Carol Jacobs

Carol Jacobs's picture
Birgit Baldwin Professor Emeritus of German and Professor Emeritus of Comparative Literature
Address: 
100 Wall St, New Haven, CT 06511-6607
+1 (203) 432-0711

Biography

Carol Jacobs, Birgit Baldwin Professor of Comparative Literature and Professor of German Literature, received her Ph.D. from Johns Hopkins in Comparative Literature. Before teaching at Yale she taught as professor of Comparative Literature and English at SUNY Buffalo, and as professor of German at Johns Hopkins and NYU. She teaches literary, philosophical and theoretical texts that range from the eighteenth to the twentieth century. She has written on Lessing, Kleist, Nietzsche, Benjamin, Rilke, Sophocles, Plato, and the English Romantics, among others. Her early books (The Dissimulating HarmonyUncontainable Romanticism) explore theories of authorship and authority, both literary and political, and their relation to issues of language, truth and knowledge. More recently she has written on representation and time in relation to narrative (Telling Time), and on the writings of Walter Benjamin (In the Language of Walter Benjamin). Skirting the Ethical (Stanford University Press, 2008) is a meditation on the relationship between language and ethics that considers texts from classical Greek to contemporary cinema (Sophocles, Plato, Hamann, Sebald, Campion). Her new book, Sebald’s Vision recently appeared with Columbia University Press. She has been the recipient of the Guggenheim Fellowship, the ACLS, and has been a fellow at the Internationales Kolleg Morphomata, University of Cologne, among other awards.

Education

Ph.D. in Comparative Literature, Humanities Center, The Johns Hopkins University, 1974.

Research Interests

German, English, and French literature of the 18th–20th centuries; literary theory of the 18th–20th centuries; film.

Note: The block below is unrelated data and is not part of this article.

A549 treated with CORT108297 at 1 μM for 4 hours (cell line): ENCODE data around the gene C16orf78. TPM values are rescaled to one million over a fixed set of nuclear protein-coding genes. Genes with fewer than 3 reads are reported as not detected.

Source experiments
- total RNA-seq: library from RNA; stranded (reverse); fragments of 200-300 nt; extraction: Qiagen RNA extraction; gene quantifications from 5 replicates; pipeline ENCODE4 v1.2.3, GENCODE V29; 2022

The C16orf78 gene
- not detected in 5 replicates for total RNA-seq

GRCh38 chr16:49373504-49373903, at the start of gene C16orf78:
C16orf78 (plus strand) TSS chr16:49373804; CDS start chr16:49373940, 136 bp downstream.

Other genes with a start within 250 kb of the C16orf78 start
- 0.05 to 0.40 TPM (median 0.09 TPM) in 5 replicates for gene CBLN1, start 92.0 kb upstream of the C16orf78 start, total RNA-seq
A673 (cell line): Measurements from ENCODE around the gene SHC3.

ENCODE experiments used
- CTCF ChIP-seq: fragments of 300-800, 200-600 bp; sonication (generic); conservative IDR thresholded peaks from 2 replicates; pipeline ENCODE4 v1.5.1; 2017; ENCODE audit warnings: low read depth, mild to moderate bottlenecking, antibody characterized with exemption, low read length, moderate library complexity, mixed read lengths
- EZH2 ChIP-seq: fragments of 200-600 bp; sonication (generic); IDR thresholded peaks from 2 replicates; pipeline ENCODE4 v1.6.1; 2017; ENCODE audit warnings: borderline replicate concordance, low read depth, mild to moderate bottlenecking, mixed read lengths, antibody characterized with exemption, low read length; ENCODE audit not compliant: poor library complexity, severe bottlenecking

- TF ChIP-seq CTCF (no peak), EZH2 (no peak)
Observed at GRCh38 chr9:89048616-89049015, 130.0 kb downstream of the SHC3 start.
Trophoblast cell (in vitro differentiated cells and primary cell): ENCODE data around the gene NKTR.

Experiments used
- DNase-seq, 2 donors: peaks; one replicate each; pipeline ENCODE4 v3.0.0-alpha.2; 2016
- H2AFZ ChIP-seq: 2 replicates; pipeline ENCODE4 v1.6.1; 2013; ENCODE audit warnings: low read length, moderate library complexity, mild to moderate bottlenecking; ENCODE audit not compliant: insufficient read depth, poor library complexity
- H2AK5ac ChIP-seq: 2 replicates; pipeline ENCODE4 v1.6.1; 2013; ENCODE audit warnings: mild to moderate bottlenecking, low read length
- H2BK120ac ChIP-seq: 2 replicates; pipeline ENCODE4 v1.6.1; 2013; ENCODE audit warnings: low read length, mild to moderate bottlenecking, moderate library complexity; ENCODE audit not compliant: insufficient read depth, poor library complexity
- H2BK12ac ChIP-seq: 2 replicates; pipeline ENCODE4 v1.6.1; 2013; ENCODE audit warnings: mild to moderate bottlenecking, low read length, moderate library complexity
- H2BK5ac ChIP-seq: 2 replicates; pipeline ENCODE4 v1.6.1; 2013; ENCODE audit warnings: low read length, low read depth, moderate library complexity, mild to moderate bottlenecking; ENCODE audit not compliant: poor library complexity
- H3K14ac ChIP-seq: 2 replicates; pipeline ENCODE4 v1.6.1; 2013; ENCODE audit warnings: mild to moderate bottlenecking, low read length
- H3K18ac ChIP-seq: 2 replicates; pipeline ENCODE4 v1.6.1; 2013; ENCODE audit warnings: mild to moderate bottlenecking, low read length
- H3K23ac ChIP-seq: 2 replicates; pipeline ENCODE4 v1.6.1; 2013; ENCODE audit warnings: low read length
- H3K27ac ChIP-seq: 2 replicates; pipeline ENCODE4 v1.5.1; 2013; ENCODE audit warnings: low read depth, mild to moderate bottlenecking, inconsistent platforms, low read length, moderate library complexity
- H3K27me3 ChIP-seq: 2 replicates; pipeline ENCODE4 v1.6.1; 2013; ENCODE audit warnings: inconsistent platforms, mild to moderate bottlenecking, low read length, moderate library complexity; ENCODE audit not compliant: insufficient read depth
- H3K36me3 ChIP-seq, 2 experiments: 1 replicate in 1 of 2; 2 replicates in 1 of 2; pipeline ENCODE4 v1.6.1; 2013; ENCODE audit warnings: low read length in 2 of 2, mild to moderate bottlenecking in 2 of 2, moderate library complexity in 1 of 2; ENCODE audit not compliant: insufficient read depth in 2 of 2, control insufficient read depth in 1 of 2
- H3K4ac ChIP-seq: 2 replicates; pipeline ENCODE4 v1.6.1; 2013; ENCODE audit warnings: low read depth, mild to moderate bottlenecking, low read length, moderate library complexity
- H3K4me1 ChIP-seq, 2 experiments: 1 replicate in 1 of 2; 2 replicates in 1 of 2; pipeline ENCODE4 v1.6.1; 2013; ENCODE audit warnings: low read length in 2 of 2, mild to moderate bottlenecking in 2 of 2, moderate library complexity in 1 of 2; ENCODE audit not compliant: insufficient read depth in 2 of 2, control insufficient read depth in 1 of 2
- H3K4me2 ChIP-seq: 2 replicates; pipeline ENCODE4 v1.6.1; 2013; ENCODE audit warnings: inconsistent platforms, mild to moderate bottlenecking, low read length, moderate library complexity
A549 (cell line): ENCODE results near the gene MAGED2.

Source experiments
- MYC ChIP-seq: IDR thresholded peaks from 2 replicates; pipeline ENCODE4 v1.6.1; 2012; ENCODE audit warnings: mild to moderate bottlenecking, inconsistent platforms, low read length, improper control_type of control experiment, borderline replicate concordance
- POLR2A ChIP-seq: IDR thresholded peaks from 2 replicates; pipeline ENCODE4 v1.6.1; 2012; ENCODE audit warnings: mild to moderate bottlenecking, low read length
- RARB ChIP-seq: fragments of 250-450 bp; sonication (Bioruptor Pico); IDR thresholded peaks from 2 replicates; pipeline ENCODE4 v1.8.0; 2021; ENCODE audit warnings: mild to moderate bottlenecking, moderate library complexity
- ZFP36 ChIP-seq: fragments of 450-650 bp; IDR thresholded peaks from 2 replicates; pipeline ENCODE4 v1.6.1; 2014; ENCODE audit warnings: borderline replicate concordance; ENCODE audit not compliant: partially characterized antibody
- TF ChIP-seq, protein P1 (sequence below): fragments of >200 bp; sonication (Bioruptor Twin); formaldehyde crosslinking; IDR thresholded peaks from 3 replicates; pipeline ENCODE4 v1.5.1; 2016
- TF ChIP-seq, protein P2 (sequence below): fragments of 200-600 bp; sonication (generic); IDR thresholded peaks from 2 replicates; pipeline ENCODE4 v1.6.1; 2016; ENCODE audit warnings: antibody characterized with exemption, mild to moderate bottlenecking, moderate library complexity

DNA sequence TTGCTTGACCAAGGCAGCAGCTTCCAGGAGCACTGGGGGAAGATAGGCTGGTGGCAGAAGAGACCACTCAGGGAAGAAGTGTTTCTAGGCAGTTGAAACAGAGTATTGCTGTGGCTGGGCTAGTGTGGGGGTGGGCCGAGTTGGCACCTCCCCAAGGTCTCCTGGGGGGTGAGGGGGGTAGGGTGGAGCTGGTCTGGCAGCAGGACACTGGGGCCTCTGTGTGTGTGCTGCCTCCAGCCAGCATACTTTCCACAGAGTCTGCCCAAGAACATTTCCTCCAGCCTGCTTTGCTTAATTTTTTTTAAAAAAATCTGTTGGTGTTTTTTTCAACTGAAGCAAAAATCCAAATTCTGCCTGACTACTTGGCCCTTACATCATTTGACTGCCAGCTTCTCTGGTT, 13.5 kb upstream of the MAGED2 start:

Publication Highlights

Wuthering Heights: “On the Threshold of Interpretation,” in the Norton Critical Edition‑‑Emily Brontë, Wuthering Heights, eds. William M. Sale and Richard Dunn (New York: Norton, 1990).

“Playing Jane Campion’s Piano: Politically,” in Modern Language Notes, vol. 109,  December 1994, pp. 757-85.  [JSTOR]

“Dusting Antigone” (on Hegel, Irigaray, and Sophocles), Modern Language Notes, December 1996, Volume II, no. 5, pp. 889-917. [JSTOR]

“What Does it Mean to Count?: W. G. Sebald’s The Emigrants,” Modern Language Notes, December 2004.

“The Passion for Talk,” in The Norton Critical Edition of Ford Madox Ford, The Good Soldier, ed. Martin Stannard, (New York: W.W. Norton, 1995).

“The Monstrosity of Translation,” reprinted in Deconstruction: Critical Concepts, ed. Jonathan Culler, Routledge, 2002.

“Walter Benjamin: Image of Proust” reprinted in Walter Benjamin: Critical Evaluations in Cultural Theory, ed. Peter Osborne (New York: Routledge, 2004).

“Reading, Writing, Hatching (On Sebald’s Austerlitz)” in What Does the Veil Know?, ed. Eva Meyer and Vivian Liska (Zurich: Voldemeer) 2009, 130-43.

“Daniel Kehlmann’s Fame: Eight Subjects for Reflection and an Afterword” in Literator 2010. Dozentur für Weltliteratur (Wilhelm Fink Verlag 2012) 205-225.

Research Interests: 
Critical Theory and Philosophy
English and Anglophone Literature
Fiction
Film
German
Literary Theory
Modernism
Poetry
Romance Languages
Working Languages: 
French
German